Pierre Charles L’Enfant is born

 

On this day in history, August 2, 1754, Pierre Charles L’Enfant is born. L’Enfant was a French born engineer and architect who came to America to fight in the American Revolution.  After the Revolution, L’Enfant established an engineering firm and is best known for designing the city of Washington DC.

 

Pierre L’Enfant’s father was an artist in the court of Louis XV and a teacher at the Royal Academy of Painting and Sculpture. L’Enfant studied art under his father, but also studied military engineering. In 1777, L’Enfant was recruited to fight in the American Revolution. This was a common way for young or disenfranchised European soldiers to boost their careers or find a job when they couldn’t find one at home.

           

L’Enfant became a military engineer in the Continental Army and served under fellow French Major General, the Marquis de Lafayette, who recruited L’Enfant to paint George Washington’s portrait when they were at Valley Forge. L’Enfant was injured in the Siege of Savannah and later served as Washington’s Captain of Engineers until the end of the war.

 

After the war, L’Enfant moved to New York City and established an engineering firm. He designed homes, public buildings and other items such as medals and furniture. One of L’Enfant’s most notable projects was redesigning Federal Hall for Congress in New York in the old City Hall building.

 

When the final location for Washington DC was determined, L’Enfant was given the plum assignment of designing the new federal city. L’Enfant envisioned a city with grand avenues, public parks and grandiose buildings. His original plans included a “President’s House” that was five times larger than the White House that was actually built. L’Enfant’s plans included a long avenue from the “Congress House” to the Potomac, which later became the National Mall. The plans called for streets in a grid pattern, intersected by wide avenues at diagonal angles named after the states.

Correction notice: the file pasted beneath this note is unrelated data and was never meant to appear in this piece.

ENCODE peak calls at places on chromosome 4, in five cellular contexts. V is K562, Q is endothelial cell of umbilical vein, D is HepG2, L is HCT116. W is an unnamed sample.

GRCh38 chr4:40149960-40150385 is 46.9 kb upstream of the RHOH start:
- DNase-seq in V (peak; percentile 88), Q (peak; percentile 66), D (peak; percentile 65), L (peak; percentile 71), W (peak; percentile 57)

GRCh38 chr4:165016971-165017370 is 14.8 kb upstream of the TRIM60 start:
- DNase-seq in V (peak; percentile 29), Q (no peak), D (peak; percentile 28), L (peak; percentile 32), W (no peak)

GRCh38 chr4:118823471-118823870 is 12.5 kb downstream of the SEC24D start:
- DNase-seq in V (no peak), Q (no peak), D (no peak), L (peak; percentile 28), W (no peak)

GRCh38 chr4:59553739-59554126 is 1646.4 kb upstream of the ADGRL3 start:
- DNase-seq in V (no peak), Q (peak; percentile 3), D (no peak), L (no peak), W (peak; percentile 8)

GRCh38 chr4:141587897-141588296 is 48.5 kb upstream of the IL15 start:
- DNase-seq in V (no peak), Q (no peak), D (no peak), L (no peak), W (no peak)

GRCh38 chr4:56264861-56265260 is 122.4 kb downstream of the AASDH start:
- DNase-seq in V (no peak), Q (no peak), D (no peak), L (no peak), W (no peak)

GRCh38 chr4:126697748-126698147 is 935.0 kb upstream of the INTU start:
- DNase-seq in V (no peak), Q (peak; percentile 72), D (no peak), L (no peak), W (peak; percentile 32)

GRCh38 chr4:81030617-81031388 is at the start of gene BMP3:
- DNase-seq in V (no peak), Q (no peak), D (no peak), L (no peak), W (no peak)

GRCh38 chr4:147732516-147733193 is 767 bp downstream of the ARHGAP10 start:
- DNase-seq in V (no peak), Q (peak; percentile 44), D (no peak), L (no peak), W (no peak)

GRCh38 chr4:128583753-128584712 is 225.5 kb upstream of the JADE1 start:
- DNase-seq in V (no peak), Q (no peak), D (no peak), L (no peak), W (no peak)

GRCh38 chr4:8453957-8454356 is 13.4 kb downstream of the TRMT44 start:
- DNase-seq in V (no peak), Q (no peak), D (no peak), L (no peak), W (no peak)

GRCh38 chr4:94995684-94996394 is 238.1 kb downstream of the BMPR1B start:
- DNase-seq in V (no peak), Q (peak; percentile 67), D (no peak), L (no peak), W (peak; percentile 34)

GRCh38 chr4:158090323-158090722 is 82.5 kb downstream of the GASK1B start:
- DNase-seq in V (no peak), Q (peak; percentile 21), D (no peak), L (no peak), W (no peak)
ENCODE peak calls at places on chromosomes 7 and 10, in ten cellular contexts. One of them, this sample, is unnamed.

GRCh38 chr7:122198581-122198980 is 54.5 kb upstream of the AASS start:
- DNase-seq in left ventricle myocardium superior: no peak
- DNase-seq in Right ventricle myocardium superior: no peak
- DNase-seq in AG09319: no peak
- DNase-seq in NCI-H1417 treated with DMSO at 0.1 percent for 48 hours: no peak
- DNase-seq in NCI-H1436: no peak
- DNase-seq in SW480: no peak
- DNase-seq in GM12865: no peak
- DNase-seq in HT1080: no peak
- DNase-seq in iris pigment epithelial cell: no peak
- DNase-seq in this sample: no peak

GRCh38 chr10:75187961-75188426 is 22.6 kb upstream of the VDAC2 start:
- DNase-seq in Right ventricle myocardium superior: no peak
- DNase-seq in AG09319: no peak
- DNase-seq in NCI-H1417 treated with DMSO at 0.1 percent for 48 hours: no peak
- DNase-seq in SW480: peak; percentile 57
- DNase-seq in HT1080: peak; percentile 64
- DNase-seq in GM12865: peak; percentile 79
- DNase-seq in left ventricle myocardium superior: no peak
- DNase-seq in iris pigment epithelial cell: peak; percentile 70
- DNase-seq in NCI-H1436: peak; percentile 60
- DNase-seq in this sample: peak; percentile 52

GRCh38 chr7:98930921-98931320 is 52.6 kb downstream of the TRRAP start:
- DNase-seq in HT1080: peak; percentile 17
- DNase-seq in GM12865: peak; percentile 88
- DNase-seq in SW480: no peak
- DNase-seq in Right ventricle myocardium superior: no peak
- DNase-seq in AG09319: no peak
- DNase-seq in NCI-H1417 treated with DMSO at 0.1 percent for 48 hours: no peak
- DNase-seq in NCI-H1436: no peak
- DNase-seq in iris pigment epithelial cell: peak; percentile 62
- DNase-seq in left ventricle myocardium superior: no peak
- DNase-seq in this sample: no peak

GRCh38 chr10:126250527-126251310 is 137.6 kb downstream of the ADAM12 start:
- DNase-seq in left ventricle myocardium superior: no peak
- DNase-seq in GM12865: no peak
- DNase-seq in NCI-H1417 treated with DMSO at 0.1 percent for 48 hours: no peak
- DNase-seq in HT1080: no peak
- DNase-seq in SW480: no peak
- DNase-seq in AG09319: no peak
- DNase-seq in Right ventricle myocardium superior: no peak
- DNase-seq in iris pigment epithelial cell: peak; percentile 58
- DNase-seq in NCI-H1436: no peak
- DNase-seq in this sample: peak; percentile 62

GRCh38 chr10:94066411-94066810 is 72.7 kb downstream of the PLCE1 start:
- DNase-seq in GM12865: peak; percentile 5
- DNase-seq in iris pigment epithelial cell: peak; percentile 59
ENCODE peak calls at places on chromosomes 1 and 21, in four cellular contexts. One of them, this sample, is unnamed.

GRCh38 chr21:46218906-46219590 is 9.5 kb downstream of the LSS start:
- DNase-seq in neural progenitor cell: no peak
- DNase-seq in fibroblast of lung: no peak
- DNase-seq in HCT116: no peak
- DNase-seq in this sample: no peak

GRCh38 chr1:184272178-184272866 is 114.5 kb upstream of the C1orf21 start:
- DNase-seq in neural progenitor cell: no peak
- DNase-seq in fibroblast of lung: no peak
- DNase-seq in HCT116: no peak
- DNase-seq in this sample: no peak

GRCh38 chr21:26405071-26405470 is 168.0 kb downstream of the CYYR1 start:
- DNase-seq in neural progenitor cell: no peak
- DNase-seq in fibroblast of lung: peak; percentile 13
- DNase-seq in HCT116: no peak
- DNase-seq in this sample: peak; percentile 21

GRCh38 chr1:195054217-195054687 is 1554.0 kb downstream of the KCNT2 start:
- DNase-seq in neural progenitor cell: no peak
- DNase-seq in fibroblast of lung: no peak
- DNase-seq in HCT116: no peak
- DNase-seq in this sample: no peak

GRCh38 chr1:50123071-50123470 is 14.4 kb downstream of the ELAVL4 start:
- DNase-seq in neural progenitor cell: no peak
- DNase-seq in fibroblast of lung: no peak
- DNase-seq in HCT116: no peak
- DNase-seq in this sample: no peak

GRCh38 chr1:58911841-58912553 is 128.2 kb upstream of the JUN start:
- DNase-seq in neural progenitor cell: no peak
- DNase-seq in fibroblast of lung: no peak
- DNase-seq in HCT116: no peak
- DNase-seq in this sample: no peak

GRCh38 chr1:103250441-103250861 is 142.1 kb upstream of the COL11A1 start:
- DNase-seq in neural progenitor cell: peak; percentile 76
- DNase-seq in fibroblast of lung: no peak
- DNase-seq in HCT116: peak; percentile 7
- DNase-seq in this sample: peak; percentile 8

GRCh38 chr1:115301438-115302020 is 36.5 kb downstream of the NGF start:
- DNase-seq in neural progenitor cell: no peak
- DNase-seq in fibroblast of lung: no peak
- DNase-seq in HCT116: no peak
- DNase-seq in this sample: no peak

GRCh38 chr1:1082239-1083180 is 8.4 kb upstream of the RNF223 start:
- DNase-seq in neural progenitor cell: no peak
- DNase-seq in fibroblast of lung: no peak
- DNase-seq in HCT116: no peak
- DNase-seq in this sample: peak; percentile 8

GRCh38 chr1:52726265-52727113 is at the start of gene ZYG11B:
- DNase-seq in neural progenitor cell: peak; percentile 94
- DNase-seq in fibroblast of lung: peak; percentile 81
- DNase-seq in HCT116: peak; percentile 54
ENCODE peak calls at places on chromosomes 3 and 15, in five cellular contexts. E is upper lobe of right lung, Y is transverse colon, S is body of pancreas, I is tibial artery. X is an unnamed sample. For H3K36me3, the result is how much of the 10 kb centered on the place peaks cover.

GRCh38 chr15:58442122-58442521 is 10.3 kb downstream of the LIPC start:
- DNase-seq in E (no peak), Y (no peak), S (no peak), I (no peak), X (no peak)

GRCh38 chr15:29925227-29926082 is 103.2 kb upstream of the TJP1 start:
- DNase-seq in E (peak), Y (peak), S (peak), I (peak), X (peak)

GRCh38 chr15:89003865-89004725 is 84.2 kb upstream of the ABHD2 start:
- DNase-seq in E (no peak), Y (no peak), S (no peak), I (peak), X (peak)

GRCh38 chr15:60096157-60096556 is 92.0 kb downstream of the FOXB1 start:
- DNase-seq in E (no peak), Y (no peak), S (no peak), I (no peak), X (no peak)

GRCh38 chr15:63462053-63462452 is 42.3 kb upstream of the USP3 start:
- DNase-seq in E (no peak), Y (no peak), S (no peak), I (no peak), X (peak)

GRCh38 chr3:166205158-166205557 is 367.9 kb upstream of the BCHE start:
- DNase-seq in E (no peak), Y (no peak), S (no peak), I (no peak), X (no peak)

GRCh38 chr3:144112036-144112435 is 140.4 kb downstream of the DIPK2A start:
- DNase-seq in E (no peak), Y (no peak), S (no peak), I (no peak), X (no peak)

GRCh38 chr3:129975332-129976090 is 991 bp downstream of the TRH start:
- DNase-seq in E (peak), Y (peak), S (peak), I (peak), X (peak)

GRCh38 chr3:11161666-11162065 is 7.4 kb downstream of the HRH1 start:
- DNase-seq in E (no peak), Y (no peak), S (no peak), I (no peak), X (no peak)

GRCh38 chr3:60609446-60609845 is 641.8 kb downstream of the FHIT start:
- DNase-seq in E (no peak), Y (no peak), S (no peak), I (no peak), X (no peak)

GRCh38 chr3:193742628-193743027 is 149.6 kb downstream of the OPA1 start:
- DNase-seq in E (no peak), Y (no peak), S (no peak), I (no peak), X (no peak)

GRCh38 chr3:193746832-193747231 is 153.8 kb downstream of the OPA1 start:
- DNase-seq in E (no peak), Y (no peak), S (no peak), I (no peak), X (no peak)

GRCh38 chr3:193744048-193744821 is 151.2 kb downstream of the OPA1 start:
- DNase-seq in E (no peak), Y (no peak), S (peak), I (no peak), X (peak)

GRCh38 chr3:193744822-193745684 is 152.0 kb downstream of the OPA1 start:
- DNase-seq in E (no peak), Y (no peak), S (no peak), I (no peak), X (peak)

L’Enfant’s basic plans were adopted, but he was eventually forced out of the position due to his unwillingness to bend or negotiate with the commissioners in charge of building the town. Commissioners made changes to L’Enfant’s original plans and largely left them behind. The disgrace of losing this position affected L’Enfant’s finances for the rest of his life. He did manage to work on several more public projects, including Fort Washington on the Potomac and the cities of Perrysburg, Ohio and Indianapolis, Indiana. He also taught engineering for a time at the United States Military Academy. In spite of this, L’Enfant died a poor man, leaving only about $45 worth of belongings when he passed away.

 

In 1901, the McMillan Commission was formed to revive Washington DC. The commission dug up the old L’Enfant designs for the city and used them as a basis to revamp the city’s parks and public spaces. The result was the creation of the National Mall, the reclaiming of land along the Potomac where the Lincoln and Jefferson Memorials now stand and long term plans for future development based on L’Enfant’s original ideas, that now include the Smithsonian buildings along the mall and the congressional office buildings around the US Capitol. L’Enfant was reinterred in Arlington National Cemetery in 1909, overlooking the city he helped design.

 

http://www.revolutionary-war-and-beyond.com  

 

Jack Manning

President General

2019 – 2021

National Society Sons of the American Revolution

www.sar.org

 

“It is natural to man to indulge in the illusions of hope. We are apt to shut our eyes against a painful truth – and listen to the song of that syren, till she transforms us into beasts. Is this the part of wise men, engaged in a great and arduous struggle for liberty? Are we disposed to be of the number of those, who having eyes, see not, and having ears, hear not, the things which so nearly concern their temporal salvation? For my part, whatever anguish of spirit it might cost, I am willing to know the whole truth; to know the worst, and to provide for it.”
Patrick Henry (1775)

 

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